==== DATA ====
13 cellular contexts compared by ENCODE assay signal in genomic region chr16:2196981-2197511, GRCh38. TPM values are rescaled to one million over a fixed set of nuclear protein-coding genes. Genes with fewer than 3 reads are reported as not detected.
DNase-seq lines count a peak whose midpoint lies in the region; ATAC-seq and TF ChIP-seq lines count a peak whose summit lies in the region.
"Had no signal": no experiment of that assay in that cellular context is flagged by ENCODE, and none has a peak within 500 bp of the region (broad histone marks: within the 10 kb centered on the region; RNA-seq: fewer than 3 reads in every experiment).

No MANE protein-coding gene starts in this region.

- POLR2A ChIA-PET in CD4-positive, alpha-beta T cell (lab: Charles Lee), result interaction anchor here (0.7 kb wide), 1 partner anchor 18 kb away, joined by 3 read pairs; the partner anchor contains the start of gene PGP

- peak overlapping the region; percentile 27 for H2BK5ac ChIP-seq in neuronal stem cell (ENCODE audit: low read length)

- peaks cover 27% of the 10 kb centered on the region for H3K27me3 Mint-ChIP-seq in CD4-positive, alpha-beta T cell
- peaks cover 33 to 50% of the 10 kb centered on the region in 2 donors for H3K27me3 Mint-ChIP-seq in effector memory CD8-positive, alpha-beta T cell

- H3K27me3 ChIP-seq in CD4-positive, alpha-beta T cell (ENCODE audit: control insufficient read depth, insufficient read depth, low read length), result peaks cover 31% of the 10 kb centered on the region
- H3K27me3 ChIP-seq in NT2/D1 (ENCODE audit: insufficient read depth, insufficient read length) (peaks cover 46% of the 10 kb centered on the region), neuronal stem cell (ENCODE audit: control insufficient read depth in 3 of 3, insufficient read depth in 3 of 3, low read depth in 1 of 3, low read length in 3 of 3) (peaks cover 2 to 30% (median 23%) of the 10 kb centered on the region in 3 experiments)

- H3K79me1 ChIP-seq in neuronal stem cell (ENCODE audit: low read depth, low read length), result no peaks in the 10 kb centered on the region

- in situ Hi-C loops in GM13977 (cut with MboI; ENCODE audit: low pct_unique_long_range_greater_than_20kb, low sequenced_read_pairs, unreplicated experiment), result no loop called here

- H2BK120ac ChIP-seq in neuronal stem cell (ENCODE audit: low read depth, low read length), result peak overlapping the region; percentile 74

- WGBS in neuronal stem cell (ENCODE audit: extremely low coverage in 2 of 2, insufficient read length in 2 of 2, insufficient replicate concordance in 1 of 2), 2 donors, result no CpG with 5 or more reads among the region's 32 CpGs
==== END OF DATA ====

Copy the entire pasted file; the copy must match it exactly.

13 cellular contexts compared by ENCODE assay signal in genomic region chr16:2196981-2197511, GRCh38. TPM values are rescaled to one million over a fixed set of nuclear protein-coding genes. Genes with fewer than 3 reads are reported as not detected.
DNase-seq lines count a peak whose midpoint lies in the region; ATAC-seq and TF ChIP-seq lines count a peak whose summit lies in the region.
"Had no signal": no experiment of that assay in that cellular context is flagged by ENCODE, and none has a peak within 500 bp of the region (broad histone marks: within the 10 kb centered on the region; RNA-seq: fewer than 3 reads in every experiment).

No MANE protein-coding gene starts in this region.

- POLR2A ChIA-PET in CD4-positive, alpha-beta T cell (lab: Charles Lee), result interaction anchor here (0.7 kb wide), 1 partner anchor 18 kb away, joined by 3 read pairs; the partner anchor contains the start of gene PGP

- peak overlapping the region; percentile 27 for H2BK5ac ChIP-seq in neuronal stem cell (ENCODE audit: low read length)

- peaks cover 27% of the 10 kb centered on the region for H3K27me3 Mint-ChIP-seq in CD4-positive, alpha-beta T cell
- peaks cover 33 to 50% of the 10 kb centered on the region in 2 donors for H3K27me3 Mint-ChIP-seq in effector memory CD8-positive, alpha-beta T cell

- H3K27me3 ChIP-seq in CD4-positive, alpha-beta T cell (ENCODE audit: control insufficient read depth, insufficient read depth, low read length), result peaks cover 31% of the 10 kb centered on the region
- H3K27me3 ChIP-seq in NT2/D1 (ENCODE audit: insufficient read depth, insufficient read length) (peaks cover 46% of the 10 kb centered on the region), neuronal stem cell (ENCODE audit: control insufficient read depth in 3 of 3, insufficient read depth in 3 of 3, low read depth in 1 of 3, low read length in 3 of 3) (peaks cover 2 to 30% (median 23%) of the 10 kb centered on the region in 3 experiments)

- H3K79me1 ChIP-seq in neuronal stem cell (ENCODE audit: low read depth, low read length), result no peaks in the 10 kb centered on the region

- in situ Hi-C loops in GM13977 (cut with MboI; ENCODE audit: low pct_unique_long_range_greater_than_20kb, low sequenced_read_pairs, unreplicated experiment), result no loop called here

- H2BK120ac ChIP-seq in neuronal stem cell (ENCODE audit: low read depth, low read length), result peak overlapping the region; percentile 74

- WGBS in neuronal stem cell (ENCODE audit: extremely low coverage in 2 of 2, insufficient read length in 2 of 2, insufficient replicate concordance in 1 of 2), 2 donors, result no CpG with 5 or more reads among the region's 32 CpGs